Divorce/Separation is a loss
- what you thought you had
- what you have now
- who you thought you were – your identity and self-worth
- your future – the dreams you had
Going through these losses is a grieving process. Each individual will react differently and the variety of emotions can be mis-communicated, mis-guided or mis-interpreted resulting in destructive behaviours emerging.
These self-defeating methods are destructive to the future of all individuals involved in the grieving process. This process is understood by the family consultant who guides, supports and with curiosity explores a step-by-step productive way through the hurt and pain. The overwhelming feelings lead to an impasse and normal coping mechanisms may not serve the divorcing/separating family well.
The cycle of grief is a process that the family will go through. It is worth noting that everyone will deal with the stages of grief in a different way and at a different rate. This makes understanding the emotions or lack of emotions in others difficult. Assumptions or catastrophies are made to accommodate or justify feelings and decisions. In these difficult times the collaborative coach helps bring understanding, clarification and support to the process.
Stages of grief
There are four recognised stages of grief:
- Denial – bargaining – fear, anger, sadness, powerless, loss of control
- Acceptance – fear, anger, sadness, beginning to touch reality, overwhelmed
- Re-adjustment – ability to let go of anger, sadness and begin to face fears
- Relocation – healthy emotional connection with self and others
Each stage has similar emotions. However the intensity of those emotions will vary and it is not uncommon for each of the separating couple to be at a different stage in the cycle. Sometimes they can become stuck and this prevents them from being able to move on. The ‘stuckness’ can be maintained by the individuals and/or through the collusion of well-meaning other family members or friends. Although the impasse is uncomfortable an individual may find it more comfortable than the alternative unknown future.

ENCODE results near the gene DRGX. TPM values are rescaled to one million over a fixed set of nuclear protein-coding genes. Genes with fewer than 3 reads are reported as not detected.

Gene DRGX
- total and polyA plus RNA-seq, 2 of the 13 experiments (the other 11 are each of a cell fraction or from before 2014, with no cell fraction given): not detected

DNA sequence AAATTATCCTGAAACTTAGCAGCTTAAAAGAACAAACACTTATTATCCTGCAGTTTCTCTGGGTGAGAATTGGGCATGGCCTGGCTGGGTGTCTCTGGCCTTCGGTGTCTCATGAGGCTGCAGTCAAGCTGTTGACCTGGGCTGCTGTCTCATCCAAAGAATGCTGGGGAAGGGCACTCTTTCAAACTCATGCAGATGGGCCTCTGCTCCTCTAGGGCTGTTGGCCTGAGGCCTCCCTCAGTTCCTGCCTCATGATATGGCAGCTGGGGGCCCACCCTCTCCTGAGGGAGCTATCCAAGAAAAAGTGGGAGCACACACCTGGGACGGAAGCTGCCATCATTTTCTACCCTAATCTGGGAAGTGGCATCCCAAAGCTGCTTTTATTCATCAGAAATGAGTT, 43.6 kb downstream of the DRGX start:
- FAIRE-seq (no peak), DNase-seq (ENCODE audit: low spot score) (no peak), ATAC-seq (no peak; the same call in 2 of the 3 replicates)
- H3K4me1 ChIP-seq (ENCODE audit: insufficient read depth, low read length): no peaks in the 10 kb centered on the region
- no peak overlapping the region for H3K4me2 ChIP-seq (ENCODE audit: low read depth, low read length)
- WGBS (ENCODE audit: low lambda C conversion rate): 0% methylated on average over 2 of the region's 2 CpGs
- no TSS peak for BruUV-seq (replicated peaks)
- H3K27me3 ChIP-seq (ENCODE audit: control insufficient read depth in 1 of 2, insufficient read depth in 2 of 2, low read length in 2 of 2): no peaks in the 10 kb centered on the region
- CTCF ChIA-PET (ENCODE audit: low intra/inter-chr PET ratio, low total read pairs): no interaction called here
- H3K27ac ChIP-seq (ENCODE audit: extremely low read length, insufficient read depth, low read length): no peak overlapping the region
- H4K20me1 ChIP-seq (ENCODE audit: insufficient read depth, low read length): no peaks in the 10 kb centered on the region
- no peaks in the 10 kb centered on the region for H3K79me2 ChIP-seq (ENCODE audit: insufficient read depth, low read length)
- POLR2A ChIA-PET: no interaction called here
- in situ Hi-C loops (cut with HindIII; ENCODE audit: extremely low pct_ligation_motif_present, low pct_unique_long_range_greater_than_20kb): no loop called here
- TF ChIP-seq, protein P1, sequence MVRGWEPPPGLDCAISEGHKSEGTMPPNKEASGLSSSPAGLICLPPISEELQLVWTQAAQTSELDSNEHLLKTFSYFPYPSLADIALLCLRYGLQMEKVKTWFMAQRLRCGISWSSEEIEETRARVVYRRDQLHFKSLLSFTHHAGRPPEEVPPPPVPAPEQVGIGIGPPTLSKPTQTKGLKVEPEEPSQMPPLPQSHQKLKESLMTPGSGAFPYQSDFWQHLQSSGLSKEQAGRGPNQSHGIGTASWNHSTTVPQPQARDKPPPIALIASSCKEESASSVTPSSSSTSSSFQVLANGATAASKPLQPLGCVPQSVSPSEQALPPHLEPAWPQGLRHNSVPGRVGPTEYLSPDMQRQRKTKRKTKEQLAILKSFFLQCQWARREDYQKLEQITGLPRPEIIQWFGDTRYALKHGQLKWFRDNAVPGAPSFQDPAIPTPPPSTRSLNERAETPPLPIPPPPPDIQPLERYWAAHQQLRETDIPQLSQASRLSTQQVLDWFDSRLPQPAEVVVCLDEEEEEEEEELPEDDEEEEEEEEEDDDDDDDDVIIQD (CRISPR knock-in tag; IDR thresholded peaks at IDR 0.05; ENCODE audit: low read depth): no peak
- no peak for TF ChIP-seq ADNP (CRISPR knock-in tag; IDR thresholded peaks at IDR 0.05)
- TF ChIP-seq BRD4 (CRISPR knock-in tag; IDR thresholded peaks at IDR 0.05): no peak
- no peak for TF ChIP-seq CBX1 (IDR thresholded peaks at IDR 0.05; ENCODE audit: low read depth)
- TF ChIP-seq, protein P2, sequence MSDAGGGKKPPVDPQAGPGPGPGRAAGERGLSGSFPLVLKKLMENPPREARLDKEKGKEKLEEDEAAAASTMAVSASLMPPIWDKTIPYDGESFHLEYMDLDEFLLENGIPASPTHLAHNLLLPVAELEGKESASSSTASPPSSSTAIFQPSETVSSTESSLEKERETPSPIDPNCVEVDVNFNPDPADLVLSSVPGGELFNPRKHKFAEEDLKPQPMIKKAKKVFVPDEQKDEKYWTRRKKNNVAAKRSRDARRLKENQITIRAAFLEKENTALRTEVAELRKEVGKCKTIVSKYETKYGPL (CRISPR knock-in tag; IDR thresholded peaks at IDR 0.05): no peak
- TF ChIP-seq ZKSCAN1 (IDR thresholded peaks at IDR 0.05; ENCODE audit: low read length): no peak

By working together with the client the family consultant negotiates, explores and supports the individuals through these emotions in a safe way to recognise and use their strengths and skills in a way that will be invaluable to the family.
The purpose of the process is to find solutions and support for the whole family.
That involves appropriate permissions from all involved in the process to include:
- to be heard
- to listen
- to be respected and respectful
- to be seen
- to maintain self-worth
I aim to help a client to learn how to:
- live outwith the relationship and support the children to have positive relationships with the other parent,
- to acknowledge their feelings and explore coping methods,
- to bring positive affirmations and support the process of change,
- remember that emotions are complex and individuals will move in and out of these emotions differently.
Grieving is a time to seek help from professionals who will guide and support towards making the best decisions for the family for the future. The family consultant can help negotiate these complex situations and feelings.
Myra Eadie, Collaborative Coach, Collaborative Trainer, Psychotherapist
If you would like further information regarding the topics discussed in this blog, please contact:
Denise Laverty by email: email@example.com or by phone: 07841 921 985 / 0141 370 8130
Philippa Cunniff by email: firstname.lastname@example.org or by phone: 07487 800 526 / 0131 285 4792
You can also visit our Family Law Team page by clicking here.
The information and opinions contained in this blog are for information only. They are not intended to constitute advice and should not be relied upon or considered as a replacement for advice. Before acting on any of the information contained in this blog, please seek specific advice from Gilson Gray.